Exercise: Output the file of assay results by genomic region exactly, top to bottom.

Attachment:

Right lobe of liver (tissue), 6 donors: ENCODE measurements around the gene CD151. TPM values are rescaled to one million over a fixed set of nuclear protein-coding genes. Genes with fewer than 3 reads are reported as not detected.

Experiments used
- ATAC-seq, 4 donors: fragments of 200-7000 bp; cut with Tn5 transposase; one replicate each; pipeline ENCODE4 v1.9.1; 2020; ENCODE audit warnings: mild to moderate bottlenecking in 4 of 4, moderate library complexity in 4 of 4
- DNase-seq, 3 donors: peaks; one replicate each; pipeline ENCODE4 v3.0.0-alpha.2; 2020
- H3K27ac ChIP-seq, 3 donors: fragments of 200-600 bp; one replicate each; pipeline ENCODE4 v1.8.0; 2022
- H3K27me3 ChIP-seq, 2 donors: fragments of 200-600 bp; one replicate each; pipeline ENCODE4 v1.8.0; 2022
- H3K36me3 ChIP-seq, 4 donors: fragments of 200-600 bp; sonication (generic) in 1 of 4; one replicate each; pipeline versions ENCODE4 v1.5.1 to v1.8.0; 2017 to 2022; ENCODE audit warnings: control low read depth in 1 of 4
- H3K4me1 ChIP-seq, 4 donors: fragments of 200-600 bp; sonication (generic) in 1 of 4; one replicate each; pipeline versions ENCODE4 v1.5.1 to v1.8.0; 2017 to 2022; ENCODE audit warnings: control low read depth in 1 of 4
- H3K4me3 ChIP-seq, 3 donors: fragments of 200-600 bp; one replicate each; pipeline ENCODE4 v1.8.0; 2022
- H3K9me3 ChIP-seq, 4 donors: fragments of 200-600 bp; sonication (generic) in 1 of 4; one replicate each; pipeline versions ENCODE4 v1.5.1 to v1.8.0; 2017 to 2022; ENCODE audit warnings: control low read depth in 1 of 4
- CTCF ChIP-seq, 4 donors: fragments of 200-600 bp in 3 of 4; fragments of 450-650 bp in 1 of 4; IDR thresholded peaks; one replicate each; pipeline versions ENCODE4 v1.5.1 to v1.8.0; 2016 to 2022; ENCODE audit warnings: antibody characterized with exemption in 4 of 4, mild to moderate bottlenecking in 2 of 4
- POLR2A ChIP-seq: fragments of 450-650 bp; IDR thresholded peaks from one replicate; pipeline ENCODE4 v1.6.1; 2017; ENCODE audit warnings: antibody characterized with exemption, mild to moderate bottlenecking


Right lobe of liver (tissue), 6 donors: ENCODE measurements around the gene CD151. TPM values are rescaled to one million over a fixed set of nuclear protein-coding genes. Genes with fewer than 3 reads are reported as not detected.

Experiments used
- ATAC-seq, 4 donors: fragments of 200-7000 bp; cut with Tn5 transposase; one replicate each; pipeline ENCODE4 v1.9.1; 2020; ENCODE audit warnings: mild to moderate bottlenecking in 4 of 4, moderate library complexity in 4 of 4
- DNase-seq, 3 donors: peaks; one replicate each; pipeline ENCODE4 v3.0.0-alpha.2; 2020
- H3K27ac ChIP-seq, 3 donors: fragments of 200-600 bp; one replicate each; pipeline ENCODE4 v1.8.0; 2022
- H3K27me3 ChIP-seq, 2 donors: fragments of 200-600 bp; one replicate each; pipeline ENCODE4 v1.8.0; 2022
- H3K36me3 ChIP-seq, 4 donors: fragments of 200-600 bp; sonication (generic) in 1 of 4; one replicate each; pipeline versions ENCODE4 v1.5.1 to v1.8.0; 2017 to 2022; ENCODE audit warnings: control low read depth in 1 of 4
- H3K4me1 ChIP-seq, 4 donors: fragments of 200-600 bp; sonication (generic) in 1 of 4; one replicate each; pipeline versions ENCODE4 v1.5.1 to v1.8.0; 2017 to 2022; ENCODE audit warnings: control low read depth in 1 of 4
- H3K4me3 ChIP-seq, 3 donors: fragments of 200-600 bp; one replicate each; pipeline ENCODE4 v1.8.0; 2022
- H3K9me3 ChIP-seq, 4 donors: fragments of 200-600 bp; sonication (generic) in 1 of 4; one replicate each; pipeline versions ENCODE4 v1.5.1 to v1.8.0; 2017 to 2022; ENCODE audit warnings: control low read depth in 1 of 4
- CTCF ChIP-seq, 4 donors: fragments of 200-600 bp in 3 of 4; fragments of 450-650 bp in 1 of 4; IDR thresholded peaks; one replicate each; pipeline versions ENCODE4 v1.5.1 to v1.8.0; 2016 to 2022; ENCODE audit warnings: antibody characterized with exemption in 4 of 4, mild to moderate bottlenecking in 2 of 4
- POLR2A ChIP-seq: fragments of 450-650 bp; IDR thresholded peaks from one replicate; pipeline ENCODE4 v1.6.1; 2017; ENCODE audit warnings: antibody characterized with exemption, mild to moderate bottlenecking